At first glance, Tôkyô Monogatari may not seem the great masterpiece it really is. Stereotypes and clichés in modern films, among several other negatively affecting influential factors, have deteriorated not only the classic and decent form of filmmaking and direction that existed in the first decades since cinema was created, but also the very image of cinema itself. Cinema was originated from the use of a camera that documented seconds of real-life events, until the idea of fiction came up, allowing the birth of a genre called drama, as it was an already existent concept since theater and literature were existent arts. The purpose of drama was to depict fictional stories with empathetic characters that, thanks to the unstoppable force and irony of destiny, had to face determined believable situations, some of them which mirrored real life. That was exactly the purpose of Yasujiro Ozu through Tôkyô Monogatari, among other drama artworks that he had already done and would do later, from dramatic comedies like Otana no Miru Ehon - Umarete wa Mita Keredo (1932) to dramas like Ukigusa (1959).
Tôkyô Monogatari naturally deals with common topics such as self-acceptance, family's love and rejection and the possible outcomes of mortality, topics which supposedly prioritized importance are frequently ignored. It is a social criticism set in times of destruction and necessary reconstruction, where the catastrophic consequences of war, politics and the thirst for power caused such a wonderfully intellectual and artistically cultured country to plan a new beginning for itself after a noticeable economical, social and spiritual downfall. The parents unconsciously represent the past and classic lifestyle of Japan, where the simplicity of life predominated and irrevocably included family love without excluding the possible purposes of life, whereas their younger family and children portray the lost hope of a nation submerged in modernism. The roots (that is, origins) of a life style are always homage around the world according to the customs of every country and region, and Tôkyô Monogatari perhaps does the same thing, establishing a connection to the past and the changes and modifications that actuality has forced humanity to go through and assimilate.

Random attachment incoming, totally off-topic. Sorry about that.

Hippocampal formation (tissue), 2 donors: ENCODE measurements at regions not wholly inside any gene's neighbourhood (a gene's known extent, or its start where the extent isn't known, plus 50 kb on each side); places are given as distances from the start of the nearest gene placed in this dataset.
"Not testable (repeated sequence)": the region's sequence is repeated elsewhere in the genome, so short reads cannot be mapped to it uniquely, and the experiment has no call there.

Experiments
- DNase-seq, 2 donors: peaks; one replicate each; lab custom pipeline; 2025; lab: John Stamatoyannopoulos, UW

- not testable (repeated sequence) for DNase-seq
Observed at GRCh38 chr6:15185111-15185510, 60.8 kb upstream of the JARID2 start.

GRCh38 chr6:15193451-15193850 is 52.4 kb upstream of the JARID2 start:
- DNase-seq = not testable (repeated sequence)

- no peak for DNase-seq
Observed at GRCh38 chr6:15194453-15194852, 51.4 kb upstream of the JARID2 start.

Tôkyô Monogatari is a modest, yet gigantic triumph, as well as a landmark in Japanese cinema. The greatest masterpiece of Ozu according to the majority's opinion, including mine, has left a legacy that will be kept for decades to come, just like it has been kept until nowadays. Although it may not exactly be the most accessible film for Western culture, it is undeniably moving and inevitably appealing, like a screaming wake-up-call for modern audiences who have forgotten faith and hope and lost the original vision we as human beings had towards the world when we were kids and, interestingly, people from past decades, where existence seemed to have enough challenges of its own with a fast and modernized constant progress. It works as a drama film, as a morality story, as a reflection on mortality and life purposes, as a family tale, as a heartwarming piece of cinema, and, ultimately, as a Tokyo story.